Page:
It's Go by Bike Week in B.C. — known in pre-pandemic times as Bike to Work Week — and with warmer weather rolling in, it could be the perfect time to roll out the old two-wheeler for a tune-up.
But some members of the Vancouver cycling community say walking into a male-dominated bike shop can be intimidating. That's why two women working in the industry are welcoming women, trans and queer cyclists to workshops created just for them.
Our Community Bikes — an East Vancouver bike shop for DIY bicycle repair and affordable maintenance and sales — offers in-person events on the first Wednesday of every month.
Called WTQ Night, for the women, trans and queer people in attendance, the evening workshops are held after business hours and provide an opportunity for people to make purchases and have their bikes assessed for service. The whole night is staffed by women, trans and non-binary industry experts.
"It's a safe space people can come in. They'll see themselves reflected in the people that are actually doing the work," said Sophia Suderman, Our Community Bikes' executive director.
"A big part of what we want to do is to see the cycling industry diversified," she added, speaking on CBC's The Early Edition on Thursday.
The shop, located at 2429 Main St., also offers online workshops on the third Wednesday of every month with the next one, focused on fixing flat tires, being held June 19.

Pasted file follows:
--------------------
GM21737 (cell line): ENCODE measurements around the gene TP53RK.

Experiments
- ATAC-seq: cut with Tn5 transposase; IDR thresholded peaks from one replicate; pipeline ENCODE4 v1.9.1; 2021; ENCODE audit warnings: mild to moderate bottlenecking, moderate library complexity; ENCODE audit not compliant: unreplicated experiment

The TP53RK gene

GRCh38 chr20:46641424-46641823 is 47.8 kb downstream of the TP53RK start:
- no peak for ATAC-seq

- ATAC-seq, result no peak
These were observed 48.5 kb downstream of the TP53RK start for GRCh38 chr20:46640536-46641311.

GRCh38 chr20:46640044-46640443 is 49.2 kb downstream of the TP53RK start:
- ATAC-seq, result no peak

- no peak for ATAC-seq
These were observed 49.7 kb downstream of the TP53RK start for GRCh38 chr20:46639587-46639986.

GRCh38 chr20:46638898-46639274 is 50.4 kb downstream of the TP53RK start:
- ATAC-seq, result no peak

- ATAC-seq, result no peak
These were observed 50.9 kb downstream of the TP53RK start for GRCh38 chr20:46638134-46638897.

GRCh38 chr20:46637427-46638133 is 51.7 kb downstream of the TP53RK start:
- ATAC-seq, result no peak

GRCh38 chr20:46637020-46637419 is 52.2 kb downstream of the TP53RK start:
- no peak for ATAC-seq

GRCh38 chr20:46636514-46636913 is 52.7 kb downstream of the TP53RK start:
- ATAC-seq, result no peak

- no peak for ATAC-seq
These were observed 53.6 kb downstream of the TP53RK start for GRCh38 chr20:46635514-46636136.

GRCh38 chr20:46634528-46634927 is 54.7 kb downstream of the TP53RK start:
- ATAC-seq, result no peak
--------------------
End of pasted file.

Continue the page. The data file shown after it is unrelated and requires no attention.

Registration for in-person and online programming at Our Community Bikes can be found here.
Andrea Sandeen, lead mechanic at the the Bike Kitchen, located on campus at the University of British Columbia, has been sticking with the online option for her workshops since the pandemic.
On the second Wednesday of every month, the Bike Kitchen offers online workshops called Women and Queer Night. Sandeen says its nice to be in a virtual space where her expertise, not her identity, is the focus.
"I'm never just a mechanic. I'm a woman mechanic, I'm a lesbian mechanic and I'm sick of having to carry my identity around all the time in the cycling industry. I just want to work on bikes," said Sandeen on The Early Edition.
"It's nice to be in a space where it's less about the identity of people and more about the power structure of knowledge," she added.
The Bike Kitchen workshops are free and information about upcoming dates can be found posted weekly on the shop's Facebook page. Beginner cyclists are encouraged to participate.
The shop expects to reopen for in-person Women and Queer Nights, and all other programming, this fall.